The Trench – Tunnel Vision At It’s Best!


Playing at The Southwark Playhouse (regular readers will know how much I like this performance venue and space!) until 17th November 2018, the performance runs for about 70 minutes.

It is brought to the venue by the Les Enfants Terribles and is advertised as ‘…blending live music, puppetry and physical performance for this special centenary production.’ so it sounded good and as it had puppetry in it too I was sold!

The piece is written by Oliver Lansley with music by Alexander Wolfe, the publicity further states that ‘The Trench is inspired by a true story of a miner who became entombed underground in a collapsed tunnel during World War One. As the horror threatens to engulf him, he finds that not everything in the darkness is what it seems. The line between fantasy and reality blurs as he embarks on an epic journey for survival questioning what’s real, what’s not and whether it even matters?’ This added even more depth to the fascination for me which, combined with the reputation that the company has since Les Infants Terribles have been responsible for other excellent productions notably ‘The Terrible Infants’ and the excellent ‘Alice’s Adventures Underground’ – I was hooked!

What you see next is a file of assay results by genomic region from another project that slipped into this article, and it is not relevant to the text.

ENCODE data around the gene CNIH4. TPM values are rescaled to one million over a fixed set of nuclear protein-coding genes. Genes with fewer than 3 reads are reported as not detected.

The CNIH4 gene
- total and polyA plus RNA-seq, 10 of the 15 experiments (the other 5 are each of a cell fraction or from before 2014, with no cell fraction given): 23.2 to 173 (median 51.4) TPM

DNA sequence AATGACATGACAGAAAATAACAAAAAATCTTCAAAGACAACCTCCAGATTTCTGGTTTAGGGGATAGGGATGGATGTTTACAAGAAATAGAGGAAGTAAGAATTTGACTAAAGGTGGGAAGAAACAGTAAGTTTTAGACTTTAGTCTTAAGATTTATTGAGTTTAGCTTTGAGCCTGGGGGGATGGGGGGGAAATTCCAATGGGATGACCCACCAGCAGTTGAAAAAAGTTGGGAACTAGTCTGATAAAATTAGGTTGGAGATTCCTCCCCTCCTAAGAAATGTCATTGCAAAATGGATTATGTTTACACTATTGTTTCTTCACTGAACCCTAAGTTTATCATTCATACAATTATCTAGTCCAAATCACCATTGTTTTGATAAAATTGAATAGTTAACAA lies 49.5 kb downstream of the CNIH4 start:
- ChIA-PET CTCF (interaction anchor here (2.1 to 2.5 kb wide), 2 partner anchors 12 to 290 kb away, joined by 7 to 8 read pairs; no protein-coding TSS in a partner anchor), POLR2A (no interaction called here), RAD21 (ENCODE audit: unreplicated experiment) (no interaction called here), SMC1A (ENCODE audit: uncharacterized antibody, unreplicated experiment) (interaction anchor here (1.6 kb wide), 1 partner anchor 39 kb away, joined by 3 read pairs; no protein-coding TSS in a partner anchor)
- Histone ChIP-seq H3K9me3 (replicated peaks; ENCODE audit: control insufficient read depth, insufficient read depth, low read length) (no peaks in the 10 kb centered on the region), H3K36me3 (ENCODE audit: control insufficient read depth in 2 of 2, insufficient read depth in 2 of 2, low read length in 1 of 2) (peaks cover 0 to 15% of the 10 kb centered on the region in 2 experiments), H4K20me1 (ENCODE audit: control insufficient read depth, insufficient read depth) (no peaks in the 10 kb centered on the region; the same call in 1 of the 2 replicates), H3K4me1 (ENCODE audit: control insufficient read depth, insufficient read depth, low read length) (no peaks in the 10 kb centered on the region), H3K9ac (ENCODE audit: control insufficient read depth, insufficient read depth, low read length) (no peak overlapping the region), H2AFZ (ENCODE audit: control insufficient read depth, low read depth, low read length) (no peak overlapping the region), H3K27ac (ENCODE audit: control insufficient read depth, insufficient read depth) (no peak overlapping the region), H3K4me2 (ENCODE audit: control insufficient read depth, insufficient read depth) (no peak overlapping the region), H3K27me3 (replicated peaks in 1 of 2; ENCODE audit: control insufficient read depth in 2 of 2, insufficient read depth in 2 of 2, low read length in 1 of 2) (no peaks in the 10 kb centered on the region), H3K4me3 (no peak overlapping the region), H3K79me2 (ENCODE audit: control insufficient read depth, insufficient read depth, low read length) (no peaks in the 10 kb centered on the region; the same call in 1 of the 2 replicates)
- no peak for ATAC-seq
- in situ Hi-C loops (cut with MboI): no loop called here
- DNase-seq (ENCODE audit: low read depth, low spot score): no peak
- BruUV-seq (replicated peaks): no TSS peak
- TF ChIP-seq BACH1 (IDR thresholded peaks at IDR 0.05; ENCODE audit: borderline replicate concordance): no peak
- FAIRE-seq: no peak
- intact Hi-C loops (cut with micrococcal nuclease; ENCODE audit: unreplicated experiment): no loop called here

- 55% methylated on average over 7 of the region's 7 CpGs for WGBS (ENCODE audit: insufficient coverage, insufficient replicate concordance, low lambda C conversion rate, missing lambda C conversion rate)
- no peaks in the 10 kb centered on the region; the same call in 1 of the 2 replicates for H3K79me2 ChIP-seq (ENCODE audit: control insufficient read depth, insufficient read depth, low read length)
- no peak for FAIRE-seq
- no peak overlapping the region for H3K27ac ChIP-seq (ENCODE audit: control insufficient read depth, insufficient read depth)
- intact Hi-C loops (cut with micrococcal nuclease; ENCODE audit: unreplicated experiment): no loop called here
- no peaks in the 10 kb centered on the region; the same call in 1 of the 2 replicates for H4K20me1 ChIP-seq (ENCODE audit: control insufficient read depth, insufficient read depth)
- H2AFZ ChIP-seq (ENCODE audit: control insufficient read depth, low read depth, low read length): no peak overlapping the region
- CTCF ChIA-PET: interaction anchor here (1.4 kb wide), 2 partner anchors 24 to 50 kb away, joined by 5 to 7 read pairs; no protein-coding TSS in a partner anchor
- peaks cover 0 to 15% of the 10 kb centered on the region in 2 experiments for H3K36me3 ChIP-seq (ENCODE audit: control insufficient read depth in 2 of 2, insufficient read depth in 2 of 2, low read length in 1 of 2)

The venue has a bar area and a small kitchen selling bar snacks (which was actually closed this performance) but there is a wide range of light snacks available from the bar too. The bar also has a good selection of beers, spirits and soft drinks which makes it a great place to meet pre-show too.

I booked my ticket using the excellent website and opted to collect the ticket at the box office. Unfortunately I had a few issues with attending the initial date but the helpful box office were able to accommodate a move request (with a small administrative fee) and I was able to move my ticket to this performance.

I arrived early and collected my ticket from the box office where I was served politely and promptly and went to the bar for my usual G&T. Tonight’s show was a special showing open to the public but the majority of the audience were school or college students who were here for the experience and educational elements of the play (this year being 100 years since the end of World War 1 when this play is set). At first I was a little dubious about this number of students but I have to say that this did not detract from the production as all were transfixed (all credit to the play and its actors!)